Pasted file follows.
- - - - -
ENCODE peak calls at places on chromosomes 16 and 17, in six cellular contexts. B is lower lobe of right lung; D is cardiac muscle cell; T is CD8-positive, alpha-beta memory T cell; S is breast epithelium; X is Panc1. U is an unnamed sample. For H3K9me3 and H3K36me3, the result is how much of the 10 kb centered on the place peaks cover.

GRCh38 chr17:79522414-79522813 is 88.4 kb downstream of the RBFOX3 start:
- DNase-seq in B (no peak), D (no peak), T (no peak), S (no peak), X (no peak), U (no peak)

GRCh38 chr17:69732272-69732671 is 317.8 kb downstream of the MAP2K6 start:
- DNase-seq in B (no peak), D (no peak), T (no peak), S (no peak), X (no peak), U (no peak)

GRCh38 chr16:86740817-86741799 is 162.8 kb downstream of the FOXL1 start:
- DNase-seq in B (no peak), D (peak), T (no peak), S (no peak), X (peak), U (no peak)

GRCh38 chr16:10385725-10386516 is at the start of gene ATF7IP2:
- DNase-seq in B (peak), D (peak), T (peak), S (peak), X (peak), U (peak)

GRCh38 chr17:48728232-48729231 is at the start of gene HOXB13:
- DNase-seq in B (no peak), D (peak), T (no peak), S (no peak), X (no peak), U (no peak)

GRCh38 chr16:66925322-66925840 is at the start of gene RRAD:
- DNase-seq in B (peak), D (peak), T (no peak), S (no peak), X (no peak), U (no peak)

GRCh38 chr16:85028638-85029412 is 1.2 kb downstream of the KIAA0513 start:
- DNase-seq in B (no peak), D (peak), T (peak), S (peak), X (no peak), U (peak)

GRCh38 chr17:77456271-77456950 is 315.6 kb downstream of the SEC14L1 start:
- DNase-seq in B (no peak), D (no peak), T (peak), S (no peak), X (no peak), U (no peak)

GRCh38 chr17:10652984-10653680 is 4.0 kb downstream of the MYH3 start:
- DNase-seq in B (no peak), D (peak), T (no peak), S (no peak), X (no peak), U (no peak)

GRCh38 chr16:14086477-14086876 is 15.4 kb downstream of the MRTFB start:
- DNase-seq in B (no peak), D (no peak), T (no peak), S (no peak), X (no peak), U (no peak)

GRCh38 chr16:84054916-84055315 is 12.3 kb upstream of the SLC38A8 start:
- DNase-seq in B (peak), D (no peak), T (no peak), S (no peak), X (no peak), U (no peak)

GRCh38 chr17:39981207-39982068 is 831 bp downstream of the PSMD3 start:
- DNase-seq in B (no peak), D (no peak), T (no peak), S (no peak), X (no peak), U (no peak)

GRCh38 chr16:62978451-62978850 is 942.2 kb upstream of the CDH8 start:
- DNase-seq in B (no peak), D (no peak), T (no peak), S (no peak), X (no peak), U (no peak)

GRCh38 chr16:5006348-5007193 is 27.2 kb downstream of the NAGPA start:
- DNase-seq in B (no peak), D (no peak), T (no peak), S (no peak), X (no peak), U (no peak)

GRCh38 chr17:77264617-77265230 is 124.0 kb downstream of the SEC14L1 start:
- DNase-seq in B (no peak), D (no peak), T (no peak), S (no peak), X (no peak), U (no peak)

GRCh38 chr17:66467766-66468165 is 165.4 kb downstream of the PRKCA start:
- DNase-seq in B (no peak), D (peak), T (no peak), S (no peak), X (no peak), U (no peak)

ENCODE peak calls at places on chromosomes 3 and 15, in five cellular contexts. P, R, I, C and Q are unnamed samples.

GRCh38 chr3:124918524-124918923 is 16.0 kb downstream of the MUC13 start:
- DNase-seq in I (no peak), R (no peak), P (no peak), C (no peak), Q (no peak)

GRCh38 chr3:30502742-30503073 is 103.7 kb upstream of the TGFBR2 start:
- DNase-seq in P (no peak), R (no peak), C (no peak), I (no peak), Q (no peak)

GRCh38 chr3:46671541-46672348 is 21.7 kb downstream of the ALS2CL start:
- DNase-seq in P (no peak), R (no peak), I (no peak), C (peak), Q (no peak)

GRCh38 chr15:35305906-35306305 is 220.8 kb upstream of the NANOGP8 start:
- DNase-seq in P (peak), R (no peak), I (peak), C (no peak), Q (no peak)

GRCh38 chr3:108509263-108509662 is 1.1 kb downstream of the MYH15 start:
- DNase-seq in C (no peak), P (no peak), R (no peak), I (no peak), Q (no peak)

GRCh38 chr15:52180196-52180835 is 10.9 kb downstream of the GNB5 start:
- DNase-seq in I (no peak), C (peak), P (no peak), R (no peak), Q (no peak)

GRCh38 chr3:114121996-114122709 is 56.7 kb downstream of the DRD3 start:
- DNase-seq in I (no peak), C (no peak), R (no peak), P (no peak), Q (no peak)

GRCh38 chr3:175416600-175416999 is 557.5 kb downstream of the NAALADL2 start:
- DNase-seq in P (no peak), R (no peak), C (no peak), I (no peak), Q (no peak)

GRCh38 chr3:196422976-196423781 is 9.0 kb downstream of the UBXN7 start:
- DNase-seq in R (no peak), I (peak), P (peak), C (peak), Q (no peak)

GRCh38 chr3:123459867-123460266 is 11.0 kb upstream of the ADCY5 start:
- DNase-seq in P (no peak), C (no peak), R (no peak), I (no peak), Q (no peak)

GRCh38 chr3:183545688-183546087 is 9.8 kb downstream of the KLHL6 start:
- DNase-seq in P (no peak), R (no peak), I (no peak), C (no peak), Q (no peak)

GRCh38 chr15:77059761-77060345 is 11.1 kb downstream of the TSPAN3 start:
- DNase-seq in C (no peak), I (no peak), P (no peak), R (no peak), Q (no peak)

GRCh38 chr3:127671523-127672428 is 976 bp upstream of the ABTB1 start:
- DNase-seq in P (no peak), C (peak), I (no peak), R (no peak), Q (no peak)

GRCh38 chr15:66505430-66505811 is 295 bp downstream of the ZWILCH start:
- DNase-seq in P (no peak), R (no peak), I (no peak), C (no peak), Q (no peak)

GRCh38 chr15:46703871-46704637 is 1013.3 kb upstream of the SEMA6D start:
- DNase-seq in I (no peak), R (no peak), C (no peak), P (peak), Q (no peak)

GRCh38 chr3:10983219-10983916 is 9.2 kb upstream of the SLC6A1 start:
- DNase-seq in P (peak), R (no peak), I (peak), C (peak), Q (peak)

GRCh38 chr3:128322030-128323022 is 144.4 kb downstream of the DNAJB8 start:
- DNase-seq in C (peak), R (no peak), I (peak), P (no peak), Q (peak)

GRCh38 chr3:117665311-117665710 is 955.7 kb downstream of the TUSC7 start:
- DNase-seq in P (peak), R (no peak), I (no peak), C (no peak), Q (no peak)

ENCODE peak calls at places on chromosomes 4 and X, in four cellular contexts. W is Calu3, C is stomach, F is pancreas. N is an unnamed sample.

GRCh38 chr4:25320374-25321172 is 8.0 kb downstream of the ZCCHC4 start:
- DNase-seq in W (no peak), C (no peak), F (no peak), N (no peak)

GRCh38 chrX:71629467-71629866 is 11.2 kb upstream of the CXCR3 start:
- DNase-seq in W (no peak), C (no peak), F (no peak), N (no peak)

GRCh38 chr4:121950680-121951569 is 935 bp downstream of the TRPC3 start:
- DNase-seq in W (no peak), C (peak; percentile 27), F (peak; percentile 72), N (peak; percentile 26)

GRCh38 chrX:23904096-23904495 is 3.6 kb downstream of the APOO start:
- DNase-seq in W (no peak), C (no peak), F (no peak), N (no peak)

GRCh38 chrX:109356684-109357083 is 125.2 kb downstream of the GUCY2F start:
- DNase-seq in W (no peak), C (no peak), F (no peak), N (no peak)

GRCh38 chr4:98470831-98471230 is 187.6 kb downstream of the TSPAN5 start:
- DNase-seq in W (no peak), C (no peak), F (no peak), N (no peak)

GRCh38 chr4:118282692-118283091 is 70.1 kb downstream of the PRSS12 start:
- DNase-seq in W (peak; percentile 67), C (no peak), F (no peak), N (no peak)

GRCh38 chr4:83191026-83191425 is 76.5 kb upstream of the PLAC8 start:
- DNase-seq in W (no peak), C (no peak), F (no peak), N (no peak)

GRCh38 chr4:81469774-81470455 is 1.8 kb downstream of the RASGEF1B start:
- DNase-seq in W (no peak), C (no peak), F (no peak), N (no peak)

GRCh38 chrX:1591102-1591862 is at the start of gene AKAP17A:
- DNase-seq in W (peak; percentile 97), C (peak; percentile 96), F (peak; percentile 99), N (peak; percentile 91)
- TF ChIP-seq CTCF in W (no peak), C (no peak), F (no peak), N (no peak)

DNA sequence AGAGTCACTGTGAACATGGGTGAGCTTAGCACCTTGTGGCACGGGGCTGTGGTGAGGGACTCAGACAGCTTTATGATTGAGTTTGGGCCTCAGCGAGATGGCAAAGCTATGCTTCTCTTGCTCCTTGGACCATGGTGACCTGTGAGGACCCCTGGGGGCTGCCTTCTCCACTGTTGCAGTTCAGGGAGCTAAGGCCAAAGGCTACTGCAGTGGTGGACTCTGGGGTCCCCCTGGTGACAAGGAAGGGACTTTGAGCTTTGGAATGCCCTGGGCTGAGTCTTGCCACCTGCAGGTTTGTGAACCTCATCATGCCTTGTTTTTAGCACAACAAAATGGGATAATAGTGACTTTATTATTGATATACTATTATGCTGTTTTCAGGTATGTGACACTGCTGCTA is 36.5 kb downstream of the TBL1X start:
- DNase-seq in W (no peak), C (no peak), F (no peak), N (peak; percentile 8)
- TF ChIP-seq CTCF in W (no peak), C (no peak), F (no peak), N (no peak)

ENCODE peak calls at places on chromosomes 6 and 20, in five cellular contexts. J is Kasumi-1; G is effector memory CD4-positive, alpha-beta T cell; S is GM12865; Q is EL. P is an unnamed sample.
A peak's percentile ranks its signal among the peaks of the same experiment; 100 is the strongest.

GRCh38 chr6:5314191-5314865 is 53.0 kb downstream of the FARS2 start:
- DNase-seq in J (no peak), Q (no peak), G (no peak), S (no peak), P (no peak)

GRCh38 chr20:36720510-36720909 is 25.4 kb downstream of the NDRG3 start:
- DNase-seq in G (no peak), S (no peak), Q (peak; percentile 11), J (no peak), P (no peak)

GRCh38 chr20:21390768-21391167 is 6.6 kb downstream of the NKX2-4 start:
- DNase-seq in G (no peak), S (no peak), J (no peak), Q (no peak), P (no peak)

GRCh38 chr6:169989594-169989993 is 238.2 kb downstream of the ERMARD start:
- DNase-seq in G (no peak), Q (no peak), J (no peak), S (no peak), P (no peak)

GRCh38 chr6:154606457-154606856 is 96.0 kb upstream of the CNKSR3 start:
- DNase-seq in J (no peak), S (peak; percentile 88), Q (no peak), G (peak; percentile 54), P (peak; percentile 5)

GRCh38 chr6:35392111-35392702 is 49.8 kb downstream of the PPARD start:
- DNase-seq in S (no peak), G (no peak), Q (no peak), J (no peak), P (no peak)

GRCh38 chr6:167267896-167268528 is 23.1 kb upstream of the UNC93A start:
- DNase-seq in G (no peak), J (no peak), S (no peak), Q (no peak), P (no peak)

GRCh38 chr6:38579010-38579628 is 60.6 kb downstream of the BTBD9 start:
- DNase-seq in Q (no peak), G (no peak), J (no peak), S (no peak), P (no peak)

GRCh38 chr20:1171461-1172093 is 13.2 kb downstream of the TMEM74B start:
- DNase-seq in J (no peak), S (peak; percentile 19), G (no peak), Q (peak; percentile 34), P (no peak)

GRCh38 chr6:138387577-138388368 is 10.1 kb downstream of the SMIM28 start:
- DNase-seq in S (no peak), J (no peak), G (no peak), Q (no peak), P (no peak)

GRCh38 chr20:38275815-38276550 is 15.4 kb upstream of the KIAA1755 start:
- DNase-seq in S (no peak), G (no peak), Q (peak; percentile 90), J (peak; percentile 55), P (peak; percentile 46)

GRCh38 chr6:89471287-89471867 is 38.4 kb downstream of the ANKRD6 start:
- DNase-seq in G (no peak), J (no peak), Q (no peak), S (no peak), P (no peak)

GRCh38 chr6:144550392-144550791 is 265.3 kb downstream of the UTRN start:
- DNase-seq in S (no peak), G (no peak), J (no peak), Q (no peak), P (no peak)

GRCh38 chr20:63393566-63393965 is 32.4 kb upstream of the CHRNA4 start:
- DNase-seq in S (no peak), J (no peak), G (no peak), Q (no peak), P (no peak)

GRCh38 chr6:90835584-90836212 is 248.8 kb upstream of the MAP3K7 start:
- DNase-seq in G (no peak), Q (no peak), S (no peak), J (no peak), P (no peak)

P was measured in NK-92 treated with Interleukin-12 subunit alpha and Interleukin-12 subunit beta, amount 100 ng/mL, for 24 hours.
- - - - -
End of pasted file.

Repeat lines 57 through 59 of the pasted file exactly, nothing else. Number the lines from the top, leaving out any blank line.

GRCh38 chr15:77059761-77060345 is 11.1 kb downstream of the TSPAN3 start:
- DNase-seq in C (no peak), I (no peak), P (no peak), R (no peak), Q (no peak)

GRCh38 chr3:127671523-127672428 is 976 bp upstream of the ABTB1 start: